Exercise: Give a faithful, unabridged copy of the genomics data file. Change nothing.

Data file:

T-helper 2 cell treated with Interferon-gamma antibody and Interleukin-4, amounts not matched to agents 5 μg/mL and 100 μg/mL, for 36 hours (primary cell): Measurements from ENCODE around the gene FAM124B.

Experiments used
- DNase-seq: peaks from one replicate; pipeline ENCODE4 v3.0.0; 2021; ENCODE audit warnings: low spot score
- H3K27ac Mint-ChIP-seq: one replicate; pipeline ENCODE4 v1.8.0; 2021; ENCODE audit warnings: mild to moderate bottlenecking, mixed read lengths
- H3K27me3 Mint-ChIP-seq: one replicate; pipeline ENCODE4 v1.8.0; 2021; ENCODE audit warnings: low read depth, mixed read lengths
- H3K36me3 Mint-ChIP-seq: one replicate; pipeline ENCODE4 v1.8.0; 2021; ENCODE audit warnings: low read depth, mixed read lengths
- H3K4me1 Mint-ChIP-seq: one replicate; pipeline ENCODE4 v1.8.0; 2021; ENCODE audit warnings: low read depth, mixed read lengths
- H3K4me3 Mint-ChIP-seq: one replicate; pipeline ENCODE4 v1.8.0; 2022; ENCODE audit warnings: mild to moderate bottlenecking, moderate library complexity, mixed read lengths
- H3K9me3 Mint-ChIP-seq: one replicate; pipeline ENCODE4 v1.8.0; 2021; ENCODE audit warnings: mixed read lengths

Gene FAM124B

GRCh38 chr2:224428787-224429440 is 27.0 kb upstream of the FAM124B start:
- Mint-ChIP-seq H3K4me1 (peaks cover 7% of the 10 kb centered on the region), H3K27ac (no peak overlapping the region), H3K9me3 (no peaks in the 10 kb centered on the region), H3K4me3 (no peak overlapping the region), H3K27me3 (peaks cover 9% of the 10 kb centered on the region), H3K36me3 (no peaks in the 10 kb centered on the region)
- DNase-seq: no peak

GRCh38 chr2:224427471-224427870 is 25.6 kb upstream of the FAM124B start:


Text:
T-helper 2 cell treated with Interferon-gamma antibody and Interleukin-4, amounts not matched to agents 5 μg/mL and 100 μg/mL, for 36 hours (primary cell): Measurements from ENCODE around the gene FAM124B.

Experiments used
- DNase-seq: peaks from one replicate; pipeline ENCODE4 v3.0.0; 2021; ENCODE audit warnings: low spot score
- H3K27ac Mint-ChIP-seq: one replicate; pipeline ENCODE4 v1.8.0; 2021; ENCODE audit warnings: mild to moderate bottlenecking, mixed read lengths
- H3K27me3 Mint-ChIP-seq: one replicate; pipeline ENCODE4 v1.8.0; 2021; ENCODE audit warnings: low read depth, mixed read lengths
- H3K36me3 Mint-ChIP-seq: one replicate; pipeline ENCODE4 v1.8.0; 2021; ENCODE audit warnings: low read depth, mixed read lengths
- H3K4me1 Mint-ChIP-seq: one replicate; pipeline ENCODE4 v1.8.0; 2021; ENCODE audit warnings: low read depth, mixed read lengths
- H3K4me3 Mint-ChIP-seq: one replicate; pipeline ENCODE4 v1.8.0; 2022; ENCODE audit warnings: mild to moderate bottlenecking, moderate library complexity, mixed read lengths
- H3K9me3 Mint-ChIP-seq: one replicate; pipeline ENCODE4 v1.8.0; 2021; ENCODE audit warnings: mixed read lengths

Gene FAM124B

GRCh38 chr2:224428787-224429440 is 27.0 kb upstream of the FAM124B start:
- Mint-ChIP-seq H3K4me1 (peaks cover 7% of the 10 kb centered on the region), H3K27ac (no peak overlapping the region), H3K9me3 (no peaks in the 10 kb centered on the region), H3K4me3 (no peak overlapping the region), H3K27me3 (peaks cover 9% of the 10 kb centered on the region), H3K36me3 (no peaks in the 10 kb centered on the region)
- DNase-seq: no peak

GRCh38 chr2:224427471-224427870 is 25.6 kb upstream of the FAM124B start: